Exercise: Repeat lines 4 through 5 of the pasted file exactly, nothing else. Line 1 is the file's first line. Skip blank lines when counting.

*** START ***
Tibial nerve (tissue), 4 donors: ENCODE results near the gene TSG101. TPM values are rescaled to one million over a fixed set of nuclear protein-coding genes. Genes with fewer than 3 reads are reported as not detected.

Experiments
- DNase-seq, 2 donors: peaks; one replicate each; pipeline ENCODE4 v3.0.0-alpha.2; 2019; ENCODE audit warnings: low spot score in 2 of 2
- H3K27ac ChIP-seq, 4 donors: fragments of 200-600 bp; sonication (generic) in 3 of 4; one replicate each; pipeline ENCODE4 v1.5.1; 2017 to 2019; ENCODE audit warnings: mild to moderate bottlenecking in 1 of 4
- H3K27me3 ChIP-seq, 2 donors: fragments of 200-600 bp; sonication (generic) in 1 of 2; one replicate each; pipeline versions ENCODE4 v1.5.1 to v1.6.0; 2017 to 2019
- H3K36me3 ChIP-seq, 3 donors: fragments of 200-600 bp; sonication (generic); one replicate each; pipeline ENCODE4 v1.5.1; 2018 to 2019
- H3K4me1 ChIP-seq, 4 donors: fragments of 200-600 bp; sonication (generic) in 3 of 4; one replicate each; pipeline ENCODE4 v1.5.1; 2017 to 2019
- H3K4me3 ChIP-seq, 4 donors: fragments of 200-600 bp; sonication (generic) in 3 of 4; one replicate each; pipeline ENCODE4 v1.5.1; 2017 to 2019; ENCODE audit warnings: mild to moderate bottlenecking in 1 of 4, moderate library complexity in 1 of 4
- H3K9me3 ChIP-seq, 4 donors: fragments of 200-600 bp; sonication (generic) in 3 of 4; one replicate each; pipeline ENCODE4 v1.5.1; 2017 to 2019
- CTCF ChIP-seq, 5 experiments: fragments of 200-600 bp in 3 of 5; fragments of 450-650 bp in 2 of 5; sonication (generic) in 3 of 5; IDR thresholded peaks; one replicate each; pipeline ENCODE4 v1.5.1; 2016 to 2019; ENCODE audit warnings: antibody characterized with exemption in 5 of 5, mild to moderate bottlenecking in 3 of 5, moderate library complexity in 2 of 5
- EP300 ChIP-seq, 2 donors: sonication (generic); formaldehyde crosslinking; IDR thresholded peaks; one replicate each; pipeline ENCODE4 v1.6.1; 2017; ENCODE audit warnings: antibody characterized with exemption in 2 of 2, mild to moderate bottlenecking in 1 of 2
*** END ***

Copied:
- H3K27ac ChIP-seq, 4 donors: fragments of 200-600 bp; sonication (generic) in 3 of 4; one replicate each; pipeline ENCODE4 v1.5.1; 2017 to 2019; ENCODE audit warnings: mild to moderate bottlenecking in 1 of 4
- H3K27me3 ChIP-seq, 2 donors: fragments of 200-600 bp; sonication (generic) in 1 of 2; one replicate each; pipeline versions ENCODE4 v1.5.1 to v1.6.0; 2017 to 2019